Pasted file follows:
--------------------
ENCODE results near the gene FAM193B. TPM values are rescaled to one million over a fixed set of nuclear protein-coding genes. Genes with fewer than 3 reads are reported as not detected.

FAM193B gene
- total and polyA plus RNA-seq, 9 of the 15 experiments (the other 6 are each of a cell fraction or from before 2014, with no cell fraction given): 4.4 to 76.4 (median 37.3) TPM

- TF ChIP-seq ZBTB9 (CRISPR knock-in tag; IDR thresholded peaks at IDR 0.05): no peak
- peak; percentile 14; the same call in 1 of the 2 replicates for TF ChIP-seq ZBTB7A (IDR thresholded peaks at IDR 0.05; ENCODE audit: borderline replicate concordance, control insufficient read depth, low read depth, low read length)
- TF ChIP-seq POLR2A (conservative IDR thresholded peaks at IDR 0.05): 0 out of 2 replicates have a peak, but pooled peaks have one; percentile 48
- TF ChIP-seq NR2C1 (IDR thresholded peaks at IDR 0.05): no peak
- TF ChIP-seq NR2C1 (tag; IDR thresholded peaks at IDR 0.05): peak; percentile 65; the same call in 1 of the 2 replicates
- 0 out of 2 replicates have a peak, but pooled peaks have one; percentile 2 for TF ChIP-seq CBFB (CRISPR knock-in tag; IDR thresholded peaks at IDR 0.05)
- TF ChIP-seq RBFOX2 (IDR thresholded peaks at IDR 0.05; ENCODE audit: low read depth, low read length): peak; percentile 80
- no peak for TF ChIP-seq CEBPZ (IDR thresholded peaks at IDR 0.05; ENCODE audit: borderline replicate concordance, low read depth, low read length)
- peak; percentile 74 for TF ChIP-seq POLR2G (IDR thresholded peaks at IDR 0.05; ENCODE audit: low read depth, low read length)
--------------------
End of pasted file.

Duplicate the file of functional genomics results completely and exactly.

ENCODE results near the gene FAM193B. TPM values are rescaled to one million over a fixed set of nuclear protein-coding genes. Genes with fewer than 3 reads are reported as not detected.

FAM193B gene
- total and polyA plus RNA-seq, 9 of the 15 experiments (the other 6 are each of a cell fraction or from before 2014, with no cell fraction given): 4.4 to 76.4 (median 37.3) TPM

- TF ChIP-seq ZBTB9 (CRISPR knock-in tag; IDR thresholded peaks at IDR 0.05): no peak
- peak; percentile 14; the same call in 1 of the 2 replicates for TF ChIP-seq ZBTB7A (IDR thresholded peaks at IDR 0.05; ENCODE audit: borderline replicate concordance, control insufficient read depth, low read depth, low read length)
- TF ChIP-seq POLR2A (conservative IDR thresholded peaks at IDR 0.05): 0 out of 2 replicates have a peak, but pooled peaks have one; percentile 48
- TF ChIP-seq NR2C1 (IDR thresholded peaks at IDR 0.05): no peak
- TF ChIP-seq NR2C1 (tag; IDR thresholded peaks at IDR 0.05): peak; percentile 65; the same call in 1 of the 2 replicates
- 0 out of 2 replicates have a peak, but pooled peaks have one; percentile 2 for TF ChIP-seq CBFB (CRISPR knock-in tag; IDR thresholded peaks at IDR 0.05)
- TF ChIP-seq RBFOX2 (IDR thresholded peaks at IDR 0.05; ENCODE audit: low read depth, low read length): peak; percentile 80
- no peak for TF ChIP-seq CEBPZ (IDR thresholded peaks at IDR 0.05; ENCODE audit: borderline replicate concordance, low read depth, low read length)
- peak; percentile 74 for TF ChIP-seq POLR2G (IDR thresholded peaks at IDR 0.05; ENCODE audit: low read depth, low read length)